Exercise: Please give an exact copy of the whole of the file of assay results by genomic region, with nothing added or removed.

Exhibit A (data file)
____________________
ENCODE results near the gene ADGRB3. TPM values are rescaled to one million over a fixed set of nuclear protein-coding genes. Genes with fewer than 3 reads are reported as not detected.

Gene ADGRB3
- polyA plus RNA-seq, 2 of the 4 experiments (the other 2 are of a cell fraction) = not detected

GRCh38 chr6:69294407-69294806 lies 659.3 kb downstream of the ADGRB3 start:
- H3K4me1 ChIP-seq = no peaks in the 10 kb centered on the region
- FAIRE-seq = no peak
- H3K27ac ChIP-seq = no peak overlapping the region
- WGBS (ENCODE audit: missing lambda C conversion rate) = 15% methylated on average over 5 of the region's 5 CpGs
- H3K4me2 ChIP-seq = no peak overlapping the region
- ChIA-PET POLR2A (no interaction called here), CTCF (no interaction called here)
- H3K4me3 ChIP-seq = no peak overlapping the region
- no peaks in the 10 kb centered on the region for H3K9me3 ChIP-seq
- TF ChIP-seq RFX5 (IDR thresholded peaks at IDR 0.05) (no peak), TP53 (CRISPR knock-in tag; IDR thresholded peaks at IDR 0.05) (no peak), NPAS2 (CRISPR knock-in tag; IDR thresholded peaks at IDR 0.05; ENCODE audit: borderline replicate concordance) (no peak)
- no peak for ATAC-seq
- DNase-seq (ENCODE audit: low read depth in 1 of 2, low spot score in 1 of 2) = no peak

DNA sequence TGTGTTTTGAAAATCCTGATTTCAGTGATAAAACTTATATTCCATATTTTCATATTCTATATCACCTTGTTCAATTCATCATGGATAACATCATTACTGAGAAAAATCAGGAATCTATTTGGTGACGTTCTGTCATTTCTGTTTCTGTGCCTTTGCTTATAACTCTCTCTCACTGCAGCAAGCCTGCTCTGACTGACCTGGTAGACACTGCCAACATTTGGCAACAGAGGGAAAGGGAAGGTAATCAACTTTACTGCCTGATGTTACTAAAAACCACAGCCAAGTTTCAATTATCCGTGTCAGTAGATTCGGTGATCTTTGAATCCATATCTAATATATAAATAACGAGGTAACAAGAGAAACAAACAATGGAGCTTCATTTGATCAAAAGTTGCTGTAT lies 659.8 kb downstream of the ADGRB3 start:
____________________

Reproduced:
ENCODE results near the gene ADGRB3. TPM values are rescaled to one million over a fixed set of nuclear protein-coding genes. Genes with fewer than 3 reads are reported as not detected.

Gene ADGRB3
- polyA plus RNA-seq, 2 of the 4 experiments (the other 2 are of a cell fraction) = not detected

GRCh38 chr6:69294407-69294806 lies 659.3 kb downstream of the ADGRB3 start:
- H3K4me1 ChIP-seq = no peaks in the 10 kb centered on the region
- FAIRE-seq = no peak
- H3K27ac ChIP-seq = no peak overlapping the region
- WGBS (ENCODE audit: missing lambda C conversion rate) = 15% methylated on average over 5 of the region's 5 CpGs
- H3K4me2 ChIP-seq = no peak overlapping the region
- ChIA-PET POLR2A (no interaction called here), CTCF (no interaction called here)
- H3K4me3 ChIP-seq = no peak overlapping the region
- no peaks in the 10 kb centered on the region for H3K9me3 ChIP-seq
- TF ChIP-seq RFX5 (IDR thresholded peaks at IDR 0.05) (no peak), TP53 (CRISPR knock-in tag; IDR thresholded peaks at IDR 0.05) (no peak), NPAS2 (CRISPR knock-in tag; IDR thresholded peaks at IDR 0.05; ENCODE audit: borderline replicate concordance) (no peak)
- no peak for ATAC-seq
- DNase-seq (ENCODE audit: low read depth in 1 of 2, low spot score in 1 of 2) = no peak

DNA sequence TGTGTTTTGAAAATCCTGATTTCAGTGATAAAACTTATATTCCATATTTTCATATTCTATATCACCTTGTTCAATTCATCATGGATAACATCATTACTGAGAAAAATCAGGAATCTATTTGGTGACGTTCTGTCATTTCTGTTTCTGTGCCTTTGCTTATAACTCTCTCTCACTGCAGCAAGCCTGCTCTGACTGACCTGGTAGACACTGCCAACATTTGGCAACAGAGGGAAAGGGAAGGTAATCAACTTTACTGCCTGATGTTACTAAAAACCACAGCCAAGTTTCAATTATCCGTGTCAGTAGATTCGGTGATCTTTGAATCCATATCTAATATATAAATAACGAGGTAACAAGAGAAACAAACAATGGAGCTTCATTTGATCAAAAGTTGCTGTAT lies 659.8 kb downstream of the ADGRB3 start: